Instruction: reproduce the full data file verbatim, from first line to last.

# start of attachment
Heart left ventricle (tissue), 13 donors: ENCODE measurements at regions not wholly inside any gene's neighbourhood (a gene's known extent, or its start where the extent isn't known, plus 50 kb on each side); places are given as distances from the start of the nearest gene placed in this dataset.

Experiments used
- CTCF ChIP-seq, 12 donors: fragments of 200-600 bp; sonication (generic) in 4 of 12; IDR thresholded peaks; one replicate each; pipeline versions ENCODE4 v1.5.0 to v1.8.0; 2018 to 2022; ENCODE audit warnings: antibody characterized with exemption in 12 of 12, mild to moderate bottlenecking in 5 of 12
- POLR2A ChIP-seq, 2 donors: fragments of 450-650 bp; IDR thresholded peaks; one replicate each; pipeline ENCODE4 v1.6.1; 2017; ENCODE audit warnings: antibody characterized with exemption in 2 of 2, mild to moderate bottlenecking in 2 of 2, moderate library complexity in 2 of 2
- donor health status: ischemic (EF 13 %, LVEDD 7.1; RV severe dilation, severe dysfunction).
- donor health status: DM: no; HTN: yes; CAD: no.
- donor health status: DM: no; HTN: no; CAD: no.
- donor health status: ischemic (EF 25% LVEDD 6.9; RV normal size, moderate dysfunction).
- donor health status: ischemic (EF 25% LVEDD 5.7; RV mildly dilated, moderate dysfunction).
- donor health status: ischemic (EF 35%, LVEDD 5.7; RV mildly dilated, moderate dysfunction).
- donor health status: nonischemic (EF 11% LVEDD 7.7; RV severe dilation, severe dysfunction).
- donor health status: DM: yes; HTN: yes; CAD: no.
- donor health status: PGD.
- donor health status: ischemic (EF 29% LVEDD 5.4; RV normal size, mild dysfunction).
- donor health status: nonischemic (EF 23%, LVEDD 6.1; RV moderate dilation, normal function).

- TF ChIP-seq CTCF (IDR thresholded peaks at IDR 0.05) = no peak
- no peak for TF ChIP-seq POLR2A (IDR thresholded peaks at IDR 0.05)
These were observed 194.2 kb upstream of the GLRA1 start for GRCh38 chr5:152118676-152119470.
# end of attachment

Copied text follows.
Heart left ventricle (tissue), 13 donors: ENCODE measurements at regions not wholly inside any gene's neighbourhood (a gene's known extent, or its start where the extent isn't known, plus 50 kb on each side); places are given as distances from the start of the nearest gene placed in this dataset.

Experiments used
- CTCF ChIP-seq, 12 donors: fragments of 200-600 bp; sonication (generic) in 4 of 12; IDR thresholded peaks; one replicate each; pipeline versions ENCODE4 v1.5.0 to v1.8.0; 2018 to 2022; ENCODE audit warnings: antibody characterized with exemption in 12 of 12, mild to moderate bottlenecking in 5 of 12
- POLR2A ChIP-seq, 2 donors: fragments of 450-650 bp; IDR thresholded peaks; one replicate each; pipeline ENCODE4 v1.6.1; 2017; ENCODE audit warnings: antibody characterized with exemption in 2 of 2, mild to moderate bottlenecking in 2 of 2, moderate library complexity in 2 of 2
- donor health status: ischemic (EF 13 %, LVEDD 7.1; RV severe dilation, severe dysfunction).
- donor health status: DM: no; HTN: yes; CAD: no.
- donor health status: DM: no; HTN: no; CAD: no.
- donor health status: ischemic (EF 25% LVEDD 6.9; RV normal size, moderate dysfunction).
- donor health status: ischemic (EF 25% LVEDD 5.7; RV mildly dilated, moderate dysfunction).
- donor health status: ischemic (EF 35%, LVEDD 5.7; RV mildly dilated, moderate dysfunction).
- donor health status: nonischemic (EF 11% LVEDD 7.7; RV severe dilation, severe dysfunction).
- donor health status: DM: yes; HTN: yes; CAD: no.
- donor health status: PGD.
- donor health status: ischemic (EF 29% LVEDD 5.4; RV normal size, mild dysfunction).
- donor health status: nonischemic (EF 23%, LVEDD 6.1; RV moderate dilation, normal function).

- TF ChIP-seq CTCF (IDR thresholded peaks at IDR 0.05) = no peak
- no peak for TF ChIP-seq POLR2A (IDR thresholded peaks at IDR 0.05)
These were observed 194.2 kb upstream of the GLRA1 start for GRCh38 chr5:152118676-152119470.